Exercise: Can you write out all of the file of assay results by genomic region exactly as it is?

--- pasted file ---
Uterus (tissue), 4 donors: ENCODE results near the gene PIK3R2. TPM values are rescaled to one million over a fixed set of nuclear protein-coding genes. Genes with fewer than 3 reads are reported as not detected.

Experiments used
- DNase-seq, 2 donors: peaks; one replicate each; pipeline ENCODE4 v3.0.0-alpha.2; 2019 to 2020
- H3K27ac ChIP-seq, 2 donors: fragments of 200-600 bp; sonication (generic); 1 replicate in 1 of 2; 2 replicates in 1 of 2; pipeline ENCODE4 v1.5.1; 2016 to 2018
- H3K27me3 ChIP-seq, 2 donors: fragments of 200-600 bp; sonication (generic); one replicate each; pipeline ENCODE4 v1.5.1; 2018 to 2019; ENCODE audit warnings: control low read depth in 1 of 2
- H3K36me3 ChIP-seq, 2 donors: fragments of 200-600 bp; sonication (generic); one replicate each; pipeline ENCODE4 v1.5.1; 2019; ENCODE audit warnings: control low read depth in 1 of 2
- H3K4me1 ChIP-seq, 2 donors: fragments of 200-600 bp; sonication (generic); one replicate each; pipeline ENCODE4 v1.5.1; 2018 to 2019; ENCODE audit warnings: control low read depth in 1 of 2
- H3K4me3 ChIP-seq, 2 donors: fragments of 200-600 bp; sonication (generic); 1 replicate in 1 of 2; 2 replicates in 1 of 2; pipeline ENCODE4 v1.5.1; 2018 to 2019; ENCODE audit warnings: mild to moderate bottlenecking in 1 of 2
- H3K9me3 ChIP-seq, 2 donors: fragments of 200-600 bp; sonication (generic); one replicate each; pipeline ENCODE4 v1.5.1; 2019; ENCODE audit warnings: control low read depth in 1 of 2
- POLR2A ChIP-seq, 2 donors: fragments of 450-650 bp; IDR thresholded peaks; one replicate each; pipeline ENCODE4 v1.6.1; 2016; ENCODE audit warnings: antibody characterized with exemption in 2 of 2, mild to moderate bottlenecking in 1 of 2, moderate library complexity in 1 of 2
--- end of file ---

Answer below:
Uterus (tissue), 4 donors: ENCODE results near the gene PIK3R2. TPM values are rescaled to one million over a fixed set of nuclear protein-coding genes. Genes with fewer than 3 reads are reported as not detected.

Experiments used
- DNase-seq, 2 donors: peaks; one replicate each; pipeline ENCODE4 v3.0.0-alpha.2; 2019 to 2020
- H3K27ac ChIP-seq, 2 donors: fragments of 200-600 bp; sonication (generic); 1 replicate in 1 of 2; 2 replicates in 1 of 2; pipeline ENCODE4 v1.5.1; 2016 to 2018
- H3K27me3 ChIP-seq, 2 donors: fragments of 200-600 bp; sonication (generic); one replicate each; pipeline ENCODE4 v1.5.1; 2018 to 2019; ENCODE audit warnings: control low read depth in 1 of 2
- H3K36me3 ChIP-seq, 2 donors: fragments of 200-600 bp; sonication (generic); one replicate each; pipeline ENCODE4 v1.5.1; 2019; ENCODE audit warnings: control low read depth in 1 of 2
- H3K4me1 ChIP-seq, 2 donors: fragments of 200-600 bp; sonication (generic); one replicate each; pipeline ENCODE4 v1.5.1; 2018 to 2019; ENCODE audit warnings: control low read depth in 1 of 2
- H3K4me3 ChIP-seq, 2 donors: fragments of 200-600 bp; sonication (generic); 1 replicate in 1 of 2; 2 replicates in 1 of 2; pipeline ENCODE4 v1.5.1; 2018 to 2019; ENCODE audit warnings: mild to moderate bottlenecking in 1 of 2
- H3K9me3 ChIP-seq, 2 donors: fragments of 200-600 bp; sonication (generic); one replicate each; pipeline ENCODE4 v1.5.1; 2019; ENCODE audit warnings: control low read depth in 1 of 2
- POLR2A ChIP-seq, 2 donors: fragments of 450-650 bp; IDR thresholded peaks; one replicate each; pipeline ENCODE4 v1.6.1; 2016; ENCODE audit warnings: antibody characterized with exemption in 2 of 2, mild to moderate bottlenecking in 1 of 2, moderate library complexity in 1 of 2